Sources close to the Paternos suggested the family was girding for a fight over Paterno’s severance ever since the receipt of a Nov. 16 letter from university general counsel Cynthia Baldwin asking Paterno to hand in his keys, school ID, car and parking permit. Baldwin’s letter made no reference to honoring Paterno’s contract’s terms.
The terms of Thursday’s payout include a $3 million “career bonus” to be paid upon Paterno’s retirement, the use of a Beaver Stadium suite by his family for 25 years, a $900,000 cut of television and radio revenue from the 2011 season, and about $500,000 in other bonuses and salary payments due from last season.
Curiously, the terms laid out by the university also detail forgiveness of two debts totaling $350,000. It was not clear from the document who in the Paterno estate owed that money, and Mahon could not elaborate Thursday other than to say the loans were extended at least 25 years ago.
All of this would be in addition to whatever compensation Paterno receives from his retirement pension, which the family has not filed for to date.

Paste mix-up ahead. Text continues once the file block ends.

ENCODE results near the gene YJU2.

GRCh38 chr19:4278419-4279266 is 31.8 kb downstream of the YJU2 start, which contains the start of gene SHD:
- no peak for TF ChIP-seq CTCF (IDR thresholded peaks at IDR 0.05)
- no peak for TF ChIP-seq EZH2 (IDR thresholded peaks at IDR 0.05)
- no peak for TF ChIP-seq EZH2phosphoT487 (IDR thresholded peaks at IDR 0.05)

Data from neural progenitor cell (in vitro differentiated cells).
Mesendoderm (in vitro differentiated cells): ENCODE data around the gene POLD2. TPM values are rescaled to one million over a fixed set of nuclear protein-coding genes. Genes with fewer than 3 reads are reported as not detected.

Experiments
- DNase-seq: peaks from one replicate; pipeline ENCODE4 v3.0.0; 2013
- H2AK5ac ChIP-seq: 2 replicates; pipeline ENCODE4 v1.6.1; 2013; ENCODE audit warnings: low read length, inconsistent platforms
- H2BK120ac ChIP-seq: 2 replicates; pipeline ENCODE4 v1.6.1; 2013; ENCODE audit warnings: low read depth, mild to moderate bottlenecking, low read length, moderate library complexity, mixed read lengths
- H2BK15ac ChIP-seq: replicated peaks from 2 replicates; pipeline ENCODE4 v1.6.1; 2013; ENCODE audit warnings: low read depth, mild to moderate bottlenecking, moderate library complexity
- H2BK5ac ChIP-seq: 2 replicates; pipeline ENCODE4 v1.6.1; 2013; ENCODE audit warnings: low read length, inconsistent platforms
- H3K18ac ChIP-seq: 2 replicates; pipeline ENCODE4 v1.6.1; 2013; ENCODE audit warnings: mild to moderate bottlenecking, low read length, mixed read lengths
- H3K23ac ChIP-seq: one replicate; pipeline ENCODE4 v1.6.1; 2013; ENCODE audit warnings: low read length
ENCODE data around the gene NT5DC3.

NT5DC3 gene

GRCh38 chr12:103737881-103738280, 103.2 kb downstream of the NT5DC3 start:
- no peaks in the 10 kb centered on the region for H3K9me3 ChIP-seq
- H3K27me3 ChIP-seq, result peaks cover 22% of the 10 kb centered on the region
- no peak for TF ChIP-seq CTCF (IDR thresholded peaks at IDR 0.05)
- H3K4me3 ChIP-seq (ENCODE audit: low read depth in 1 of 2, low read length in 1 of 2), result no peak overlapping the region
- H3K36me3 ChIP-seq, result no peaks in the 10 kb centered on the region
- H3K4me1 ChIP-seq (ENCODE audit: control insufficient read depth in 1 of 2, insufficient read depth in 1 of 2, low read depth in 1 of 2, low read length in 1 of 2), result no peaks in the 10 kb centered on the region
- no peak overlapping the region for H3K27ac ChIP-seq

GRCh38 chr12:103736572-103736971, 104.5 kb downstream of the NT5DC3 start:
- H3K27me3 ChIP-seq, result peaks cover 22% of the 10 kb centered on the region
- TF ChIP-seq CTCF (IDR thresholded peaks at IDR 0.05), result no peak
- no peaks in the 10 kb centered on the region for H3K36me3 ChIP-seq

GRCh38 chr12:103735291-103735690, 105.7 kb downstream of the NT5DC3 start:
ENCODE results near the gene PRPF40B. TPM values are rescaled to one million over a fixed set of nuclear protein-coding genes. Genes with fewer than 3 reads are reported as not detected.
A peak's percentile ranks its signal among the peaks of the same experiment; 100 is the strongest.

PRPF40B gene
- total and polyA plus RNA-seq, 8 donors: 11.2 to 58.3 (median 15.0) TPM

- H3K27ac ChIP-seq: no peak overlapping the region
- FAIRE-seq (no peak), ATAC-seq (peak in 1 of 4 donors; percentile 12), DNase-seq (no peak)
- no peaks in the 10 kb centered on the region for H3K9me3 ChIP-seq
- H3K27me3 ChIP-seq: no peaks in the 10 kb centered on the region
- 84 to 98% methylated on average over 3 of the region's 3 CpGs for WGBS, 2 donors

The announcement comes against a backdrop of perceived tension between the Paterno family, the coach’s legion of fans and leaders of the school.
During his 46 years as coach, Paterno led the Nittany Lions to 409 wins, two national championships and five perfect seasons, all the while cultivating a reputation for “winning with honor.” Paterno and his wife, Sue, were also prolific fundraisers for the school.
By some estimates, Paterno raised as much as $1 billion for the university, although it’s difficult to find an exact figure. He and Sue gave more than $4 million from their personal fortune for scholarships, endowed faculty positions and building projects, including $200,000 in the weeks after his firing.
That combined legacy is what made the coach’s sudden firing so jarring to so many, and not the least his family.
source: PennLive.com, Harrisburg Patriot News, Sara Ganim